A Note From The Branch President

Dear Brothers and Sisters:
There seems to be a misconception concerning the joint route inspection process that will be employed across the nation. The new inspection process is designed to adjust routes to 8 hours. I know this seems like a simple truth, but some people have hinted that if a route is over 8 hours it won't be cut. Nothing can be further from the truth. Others have suggested that if an entire installation is over burdened and needs additional routes to handle the workload, none will be forthcoming. Once again, nothing can be further from the truth. This new inspection process is data driven, if that data says add a route we add a route! Some of our offices have been adjusted three times in the past four years and are at their saturation point. The law of "Diminishing Returns" and the rush to judgment attitude on declining mail volumes may just be the welcome relief that these offices need.
Just a reminder, our December meeting will be our annual Holiday celebration. Please try to attend and share good times with your Brother and Sister letter carriers.
-Steve Lipski

Next Meeting – December 17

The next regular monthly meeting of the Branch will be held on Wednesday, December 17, 8 p.m., at the American Legion Hall, 502 Colonial Ave., North Woodbury. The regular monthly meetings of the Branch are held on the third Wednesday of each month at 8 p.m.

Branch Officer & Shop Stewards Meetings Wednesday – December 10

The Branch Board of Officers and Executive Board meetings are held on the 2nd Wednesday of the month. The Board of Officers at 7:30 p.m., and the Executive Board at 8 p.m. The next meeting of the Board of Officers and Executive Board will be on Wednesday, December 10, 7:30 and 8 p.m. respectively.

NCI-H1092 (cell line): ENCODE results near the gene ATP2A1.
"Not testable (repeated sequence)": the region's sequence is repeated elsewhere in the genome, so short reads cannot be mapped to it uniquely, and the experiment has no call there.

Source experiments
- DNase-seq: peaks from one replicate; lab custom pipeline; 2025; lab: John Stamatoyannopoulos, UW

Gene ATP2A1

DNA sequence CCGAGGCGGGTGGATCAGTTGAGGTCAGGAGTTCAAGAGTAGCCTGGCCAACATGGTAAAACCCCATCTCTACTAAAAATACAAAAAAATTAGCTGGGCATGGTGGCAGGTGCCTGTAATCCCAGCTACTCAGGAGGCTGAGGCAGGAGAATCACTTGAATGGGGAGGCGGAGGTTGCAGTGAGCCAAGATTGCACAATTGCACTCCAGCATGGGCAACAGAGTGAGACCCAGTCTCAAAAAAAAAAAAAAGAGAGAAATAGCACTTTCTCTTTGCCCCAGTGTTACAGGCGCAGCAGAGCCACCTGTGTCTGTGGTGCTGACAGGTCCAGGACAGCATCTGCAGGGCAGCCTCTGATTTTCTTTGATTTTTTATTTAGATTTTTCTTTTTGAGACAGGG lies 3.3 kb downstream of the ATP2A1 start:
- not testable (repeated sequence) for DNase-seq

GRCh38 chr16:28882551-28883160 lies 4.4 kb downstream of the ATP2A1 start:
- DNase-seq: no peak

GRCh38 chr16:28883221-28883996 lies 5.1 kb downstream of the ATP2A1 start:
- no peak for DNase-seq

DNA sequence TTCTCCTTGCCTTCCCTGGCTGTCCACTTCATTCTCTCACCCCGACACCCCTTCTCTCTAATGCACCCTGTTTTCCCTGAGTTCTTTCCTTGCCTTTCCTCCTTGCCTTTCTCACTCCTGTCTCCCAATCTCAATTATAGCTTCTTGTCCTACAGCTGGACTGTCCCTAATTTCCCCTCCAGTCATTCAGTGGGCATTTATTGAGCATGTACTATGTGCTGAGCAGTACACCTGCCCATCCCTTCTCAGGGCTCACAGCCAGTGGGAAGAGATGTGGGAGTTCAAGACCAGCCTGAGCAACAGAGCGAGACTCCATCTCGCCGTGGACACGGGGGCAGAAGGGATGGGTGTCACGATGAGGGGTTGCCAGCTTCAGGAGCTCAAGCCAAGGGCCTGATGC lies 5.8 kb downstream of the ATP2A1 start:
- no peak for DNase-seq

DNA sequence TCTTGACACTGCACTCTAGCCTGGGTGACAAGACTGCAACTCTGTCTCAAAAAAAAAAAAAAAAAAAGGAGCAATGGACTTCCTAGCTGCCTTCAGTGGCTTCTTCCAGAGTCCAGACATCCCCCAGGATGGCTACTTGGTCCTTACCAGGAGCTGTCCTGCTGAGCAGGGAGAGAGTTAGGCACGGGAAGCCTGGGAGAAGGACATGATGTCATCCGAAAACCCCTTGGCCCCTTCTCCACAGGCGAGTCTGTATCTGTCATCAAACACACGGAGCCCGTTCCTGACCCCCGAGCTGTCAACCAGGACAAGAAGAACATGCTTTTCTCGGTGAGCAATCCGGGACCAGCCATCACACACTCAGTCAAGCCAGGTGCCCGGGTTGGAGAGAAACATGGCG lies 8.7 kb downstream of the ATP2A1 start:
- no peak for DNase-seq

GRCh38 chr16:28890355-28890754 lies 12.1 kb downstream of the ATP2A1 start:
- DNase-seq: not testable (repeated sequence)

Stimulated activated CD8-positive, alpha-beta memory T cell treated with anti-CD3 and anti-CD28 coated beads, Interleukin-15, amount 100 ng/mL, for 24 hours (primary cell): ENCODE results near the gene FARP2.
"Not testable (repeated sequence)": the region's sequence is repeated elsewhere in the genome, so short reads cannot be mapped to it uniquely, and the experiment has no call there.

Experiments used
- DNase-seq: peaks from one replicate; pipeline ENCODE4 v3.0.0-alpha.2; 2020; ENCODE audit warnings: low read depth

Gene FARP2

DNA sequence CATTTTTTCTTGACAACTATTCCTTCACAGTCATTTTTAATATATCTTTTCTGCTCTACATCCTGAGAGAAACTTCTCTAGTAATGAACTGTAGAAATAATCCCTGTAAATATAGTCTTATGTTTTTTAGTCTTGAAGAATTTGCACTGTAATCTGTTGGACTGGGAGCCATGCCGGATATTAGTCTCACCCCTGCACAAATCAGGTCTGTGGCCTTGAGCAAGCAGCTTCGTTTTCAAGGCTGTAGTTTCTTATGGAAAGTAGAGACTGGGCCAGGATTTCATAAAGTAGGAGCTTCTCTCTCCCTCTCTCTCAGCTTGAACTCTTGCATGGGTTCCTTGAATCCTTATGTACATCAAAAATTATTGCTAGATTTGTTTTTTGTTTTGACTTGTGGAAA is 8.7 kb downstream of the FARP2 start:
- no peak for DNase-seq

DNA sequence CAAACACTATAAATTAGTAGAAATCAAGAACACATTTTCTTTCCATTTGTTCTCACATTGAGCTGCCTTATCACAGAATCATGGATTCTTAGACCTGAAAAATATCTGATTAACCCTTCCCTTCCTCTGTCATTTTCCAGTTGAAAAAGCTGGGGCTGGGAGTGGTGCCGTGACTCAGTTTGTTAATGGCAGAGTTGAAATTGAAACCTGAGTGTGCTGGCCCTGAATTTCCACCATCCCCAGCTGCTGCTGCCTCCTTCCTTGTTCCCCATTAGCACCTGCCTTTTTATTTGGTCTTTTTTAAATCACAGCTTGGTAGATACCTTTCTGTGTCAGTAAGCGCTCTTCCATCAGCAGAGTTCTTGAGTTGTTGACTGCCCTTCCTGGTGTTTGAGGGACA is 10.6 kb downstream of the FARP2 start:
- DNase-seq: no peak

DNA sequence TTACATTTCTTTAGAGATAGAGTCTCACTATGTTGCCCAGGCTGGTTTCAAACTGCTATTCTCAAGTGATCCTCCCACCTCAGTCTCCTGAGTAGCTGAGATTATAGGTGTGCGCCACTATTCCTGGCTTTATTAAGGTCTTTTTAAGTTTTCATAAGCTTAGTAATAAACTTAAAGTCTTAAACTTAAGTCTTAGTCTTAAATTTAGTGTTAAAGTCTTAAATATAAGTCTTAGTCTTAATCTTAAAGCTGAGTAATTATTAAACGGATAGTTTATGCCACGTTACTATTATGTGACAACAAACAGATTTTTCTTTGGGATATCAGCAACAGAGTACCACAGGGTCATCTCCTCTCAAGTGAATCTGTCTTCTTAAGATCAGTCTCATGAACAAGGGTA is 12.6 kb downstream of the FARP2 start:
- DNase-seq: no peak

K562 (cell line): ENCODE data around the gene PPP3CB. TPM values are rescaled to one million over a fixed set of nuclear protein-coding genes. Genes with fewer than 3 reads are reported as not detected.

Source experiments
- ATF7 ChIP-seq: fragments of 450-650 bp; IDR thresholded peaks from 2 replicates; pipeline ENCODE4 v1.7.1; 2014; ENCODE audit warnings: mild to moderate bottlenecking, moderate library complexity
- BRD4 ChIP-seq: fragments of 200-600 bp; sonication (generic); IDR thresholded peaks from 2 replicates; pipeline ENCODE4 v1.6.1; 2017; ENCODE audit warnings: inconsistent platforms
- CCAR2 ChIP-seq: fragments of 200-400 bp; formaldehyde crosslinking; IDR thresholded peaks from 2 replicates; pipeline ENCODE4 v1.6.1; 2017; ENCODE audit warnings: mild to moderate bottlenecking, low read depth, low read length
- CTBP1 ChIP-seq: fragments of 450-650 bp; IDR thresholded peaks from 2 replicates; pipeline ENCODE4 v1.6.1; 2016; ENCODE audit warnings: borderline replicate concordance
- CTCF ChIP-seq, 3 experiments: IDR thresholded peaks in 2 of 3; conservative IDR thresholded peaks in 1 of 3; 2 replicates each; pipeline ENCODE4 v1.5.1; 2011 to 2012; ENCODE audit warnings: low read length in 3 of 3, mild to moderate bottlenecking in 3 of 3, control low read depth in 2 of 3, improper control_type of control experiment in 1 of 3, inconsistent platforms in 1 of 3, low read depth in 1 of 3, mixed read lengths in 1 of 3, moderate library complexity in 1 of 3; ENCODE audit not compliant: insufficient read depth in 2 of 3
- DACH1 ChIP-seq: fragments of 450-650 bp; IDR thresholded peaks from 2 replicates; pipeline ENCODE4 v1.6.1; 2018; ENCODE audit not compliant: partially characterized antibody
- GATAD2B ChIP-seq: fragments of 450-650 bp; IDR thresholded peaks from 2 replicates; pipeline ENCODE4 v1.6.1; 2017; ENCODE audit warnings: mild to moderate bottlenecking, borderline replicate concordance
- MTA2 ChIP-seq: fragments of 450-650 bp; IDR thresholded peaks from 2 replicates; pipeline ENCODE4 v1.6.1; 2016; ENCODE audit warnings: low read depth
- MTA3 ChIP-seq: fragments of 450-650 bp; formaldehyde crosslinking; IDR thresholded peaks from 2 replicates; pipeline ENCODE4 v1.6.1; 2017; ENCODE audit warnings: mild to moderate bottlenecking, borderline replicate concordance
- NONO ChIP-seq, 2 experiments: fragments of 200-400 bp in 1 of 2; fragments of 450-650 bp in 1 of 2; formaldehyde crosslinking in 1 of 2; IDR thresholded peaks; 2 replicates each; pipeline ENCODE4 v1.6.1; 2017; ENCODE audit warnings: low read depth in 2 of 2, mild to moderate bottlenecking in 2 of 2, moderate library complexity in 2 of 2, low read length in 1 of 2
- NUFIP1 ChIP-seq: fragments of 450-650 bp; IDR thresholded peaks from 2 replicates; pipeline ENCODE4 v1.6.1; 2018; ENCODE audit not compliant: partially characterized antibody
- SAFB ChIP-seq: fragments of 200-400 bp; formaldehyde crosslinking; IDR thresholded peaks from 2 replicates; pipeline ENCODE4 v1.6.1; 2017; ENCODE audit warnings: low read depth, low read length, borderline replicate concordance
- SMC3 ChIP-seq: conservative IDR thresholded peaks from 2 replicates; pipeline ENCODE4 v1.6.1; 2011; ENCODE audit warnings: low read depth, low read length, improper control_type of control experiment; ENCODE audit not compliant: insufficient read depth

Attendance Prize Now At $100
Guaranteed Winner December 17

Had she been in attendance at the regular monthly meeting of the Branch on Wednesday, November 19, Branch retiree Florence Morgey, would have been the recipient of the $75 attendance prize. The prize now increases to $100 and as has become tradition, it will be given away at the December 17 meeting. Come on out for your chance to win!

From The VP’s Case

Well, I guess the door has been shut closed right in our face. Just last month I was telling everyone they should not take any deals on minor route adjustments, but instead request a full-blown route inspection, because I believed this was the best way to get a fair evaluation of our routes, since many of our offices haven't had an inspection in over 10 years. (Never mind)
Well, no sooner did I go on record to voice my opinion, our national president signs a memorandum of understanding with the postal service on a joint method of evaluating routes. For those of you who haven't been involved in this process as of yet, you will, and for those in the midst of this know what I am referencing.